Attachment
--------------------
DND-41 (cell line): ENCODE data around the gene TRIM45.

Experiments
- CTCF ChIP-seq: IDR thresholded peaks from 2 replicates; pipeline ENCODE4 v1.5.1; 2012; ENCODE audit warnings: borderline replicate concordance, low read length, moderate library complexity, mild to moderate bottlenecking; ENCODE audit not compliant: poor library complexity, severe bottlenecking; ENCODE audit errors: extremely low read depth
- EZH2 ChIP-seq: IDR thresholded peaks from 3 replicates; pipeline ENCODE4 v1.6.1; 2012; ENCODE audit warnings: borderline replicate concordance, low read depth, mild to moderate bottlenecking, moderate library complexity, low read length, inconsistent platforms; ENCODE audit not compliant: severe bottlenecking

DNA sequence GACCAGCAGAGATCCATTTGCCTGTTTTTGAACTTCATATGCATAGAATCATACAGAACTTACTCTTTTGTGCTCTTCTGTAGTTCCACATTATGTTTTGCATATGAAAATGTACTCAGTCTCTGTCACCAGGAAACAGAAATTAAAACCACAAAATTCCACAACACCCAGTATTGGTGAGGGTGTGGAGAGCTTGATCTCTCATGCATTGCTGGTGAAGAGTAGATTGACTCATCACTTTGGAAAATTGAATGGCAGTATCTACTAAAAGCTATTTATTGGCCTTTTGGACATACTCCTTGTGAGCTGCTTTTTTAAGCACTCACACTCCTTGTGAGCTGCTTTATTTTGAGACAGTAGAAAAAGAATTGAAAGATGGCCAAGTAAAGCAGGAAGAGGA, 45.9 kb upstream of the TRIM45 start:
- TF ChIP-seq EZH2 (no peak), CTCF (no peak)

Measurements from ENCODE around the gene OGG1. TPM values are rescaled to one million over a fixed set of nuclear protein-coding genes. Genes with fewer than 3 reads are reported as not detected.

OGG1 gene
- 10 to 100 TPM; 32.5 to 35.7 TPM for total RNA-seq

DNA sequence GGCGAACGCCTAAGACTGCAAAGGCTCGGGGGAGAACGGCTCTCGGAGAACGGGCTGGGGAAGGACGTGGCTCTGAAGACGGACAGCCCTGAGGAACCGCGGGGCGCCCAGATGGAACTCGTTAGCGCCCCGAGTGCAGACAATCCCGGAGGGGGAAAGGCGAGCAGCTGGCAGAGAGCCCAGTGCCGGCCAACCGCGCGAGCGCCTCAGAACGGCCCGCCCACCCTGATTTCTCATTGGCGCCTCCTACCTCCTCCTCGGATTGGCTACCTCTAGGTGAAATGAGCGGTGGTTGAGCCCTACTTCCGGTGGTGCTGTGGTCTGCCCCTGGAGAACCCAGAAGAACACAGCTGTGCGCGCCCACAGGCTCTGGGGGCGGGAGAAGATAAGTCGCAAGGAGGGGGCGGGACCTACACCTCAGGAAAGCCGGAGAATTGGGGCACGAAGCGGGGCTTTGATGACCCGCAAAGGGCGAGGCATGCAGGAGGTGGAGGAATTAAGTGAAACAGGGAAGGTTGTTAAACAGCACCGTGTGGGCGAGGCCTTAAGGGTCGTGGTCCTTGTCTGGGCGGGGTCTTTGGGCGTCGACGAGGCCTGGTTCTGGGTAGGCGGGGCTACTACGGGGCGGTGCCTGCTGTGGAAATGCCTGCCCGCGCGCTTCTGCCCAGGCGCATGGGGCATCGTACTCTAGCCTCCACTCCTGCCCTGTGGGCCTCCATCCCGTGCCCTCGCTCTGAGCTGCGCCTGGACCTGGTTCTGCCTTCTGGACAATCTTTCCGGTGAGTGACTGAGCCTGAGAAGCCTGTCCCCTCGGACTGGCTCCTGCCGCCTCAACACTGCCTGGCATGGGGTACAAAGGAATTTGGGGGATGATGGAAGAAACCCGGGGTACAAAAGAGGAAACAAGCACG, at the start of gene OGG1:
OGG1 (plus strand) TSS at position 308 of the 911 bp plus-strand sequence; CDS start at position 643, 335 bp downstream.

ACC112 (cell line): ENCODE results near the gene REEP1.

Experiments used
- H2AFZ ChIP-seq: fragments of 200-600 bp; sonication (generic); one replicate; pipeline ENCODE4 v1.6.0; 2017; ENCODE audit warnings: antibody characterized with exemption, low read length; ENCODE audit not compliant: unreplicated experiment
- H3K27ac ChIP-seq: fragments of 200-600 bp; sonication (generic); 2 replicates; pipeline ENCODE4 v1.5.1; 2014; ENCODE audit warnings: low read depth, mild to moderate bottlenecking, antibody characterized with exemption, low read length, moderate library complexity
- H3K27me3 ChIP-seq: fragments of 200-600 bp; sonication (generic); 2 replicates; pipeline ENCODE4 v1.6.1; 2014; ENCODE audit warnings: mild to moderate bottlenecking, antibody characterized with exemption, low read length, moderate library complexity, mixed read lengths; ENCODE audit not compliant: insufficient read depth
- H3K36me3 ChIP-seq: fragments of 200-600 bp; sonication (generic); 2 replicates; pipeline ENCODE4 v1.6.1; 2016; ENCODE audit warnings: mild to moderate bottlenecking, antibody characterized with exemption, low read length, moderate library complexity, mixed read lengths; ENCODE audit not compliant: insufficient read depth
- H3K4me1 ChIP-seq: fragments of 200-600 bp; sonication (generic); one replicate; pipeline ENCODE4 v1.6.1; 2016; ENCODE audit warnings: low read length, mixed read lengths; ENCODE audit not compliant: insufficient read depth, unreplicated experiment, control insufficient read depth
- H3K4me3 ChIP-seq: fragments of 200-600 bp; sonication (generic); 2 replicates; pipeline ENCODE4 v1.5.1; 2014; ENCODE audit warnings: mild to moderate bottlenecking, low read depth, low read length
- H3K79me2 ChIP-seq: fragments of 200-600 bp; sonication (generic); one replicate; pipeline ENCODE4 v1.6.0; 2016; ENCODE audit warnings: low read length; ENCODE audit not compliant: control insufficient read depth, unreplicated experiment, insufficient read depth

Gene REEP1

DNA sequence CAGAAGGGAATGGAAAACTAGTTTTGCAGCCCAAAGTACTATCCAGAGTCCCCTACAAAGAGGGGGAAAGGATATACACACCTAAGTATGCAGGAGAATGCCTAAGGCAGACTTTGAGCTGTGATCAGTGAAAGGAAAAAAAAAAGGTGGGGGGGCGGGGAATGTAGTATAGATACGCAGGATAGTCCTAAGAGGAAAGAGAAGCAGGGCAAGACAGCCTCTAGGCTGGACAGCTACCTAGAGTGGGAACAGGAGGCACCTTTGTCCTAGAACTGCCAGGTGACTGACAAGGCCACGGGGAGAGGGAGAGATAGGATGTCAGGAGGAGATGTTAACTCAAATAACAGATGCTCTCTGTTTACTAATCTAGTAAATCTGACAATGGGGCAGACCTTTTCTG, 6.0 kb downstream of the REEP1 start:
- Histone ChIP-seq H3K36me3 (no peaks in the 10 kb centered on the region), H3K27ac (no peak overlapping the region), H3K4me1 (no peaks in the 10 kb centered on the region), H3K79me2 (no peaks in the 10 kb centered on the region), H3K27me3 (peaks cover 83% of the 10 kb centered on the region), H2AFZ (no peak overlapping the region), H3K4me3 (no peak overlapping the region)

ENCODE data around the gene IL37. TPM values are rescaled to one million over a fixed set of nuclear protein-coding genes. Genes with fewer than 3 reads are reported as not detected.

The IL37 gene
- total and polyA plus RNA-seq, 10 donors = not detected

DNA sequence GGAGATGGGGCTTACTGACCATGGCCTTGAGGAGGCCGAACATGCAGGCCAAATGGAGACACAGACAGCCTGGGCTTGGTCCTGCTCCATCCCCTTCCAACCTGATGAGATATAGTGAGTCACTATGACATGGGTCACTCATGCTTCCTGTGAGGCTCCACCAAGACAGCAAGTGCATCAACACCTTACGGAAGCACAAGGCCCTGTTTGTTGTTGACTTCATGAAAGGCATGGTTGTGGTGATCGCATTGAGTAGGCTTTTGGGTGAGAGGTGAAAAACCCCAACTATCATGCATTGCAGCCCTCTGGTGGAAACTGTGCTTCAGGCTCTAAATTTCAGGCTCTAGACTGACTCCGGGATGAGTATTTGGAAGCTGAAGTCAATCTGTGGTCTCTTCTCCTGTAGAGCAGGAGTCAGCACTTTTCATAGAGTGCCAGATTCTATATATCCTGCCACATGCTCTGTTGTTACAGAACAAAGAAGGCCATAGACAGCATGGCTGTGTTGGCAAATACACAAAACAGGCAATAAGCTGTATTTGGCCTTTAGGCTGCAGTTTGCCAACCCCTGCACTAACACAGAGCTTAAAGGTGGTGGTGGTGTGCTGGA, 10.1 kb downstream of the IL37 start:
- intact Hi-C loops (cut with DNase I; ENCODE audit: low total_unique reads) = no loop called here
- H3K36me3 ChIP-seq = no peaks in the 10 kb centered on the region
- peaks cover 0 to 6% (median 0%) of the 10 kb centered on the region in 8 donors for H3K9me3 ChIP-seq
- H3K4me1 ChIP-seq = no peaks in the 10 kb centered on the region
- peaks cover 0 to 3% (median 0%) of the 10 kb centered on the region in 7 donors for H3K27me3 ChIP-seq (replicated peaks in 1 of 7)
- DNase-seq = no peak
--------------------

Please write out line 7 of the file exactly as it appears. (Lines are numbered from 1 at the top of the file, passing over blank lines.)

Measurements from ENCODE around the gene OGG1. TPM values are rescaled to one million over a fixed set of nuclear protein-coding genes. Genes with fewer than 3 reads are reported as not detected.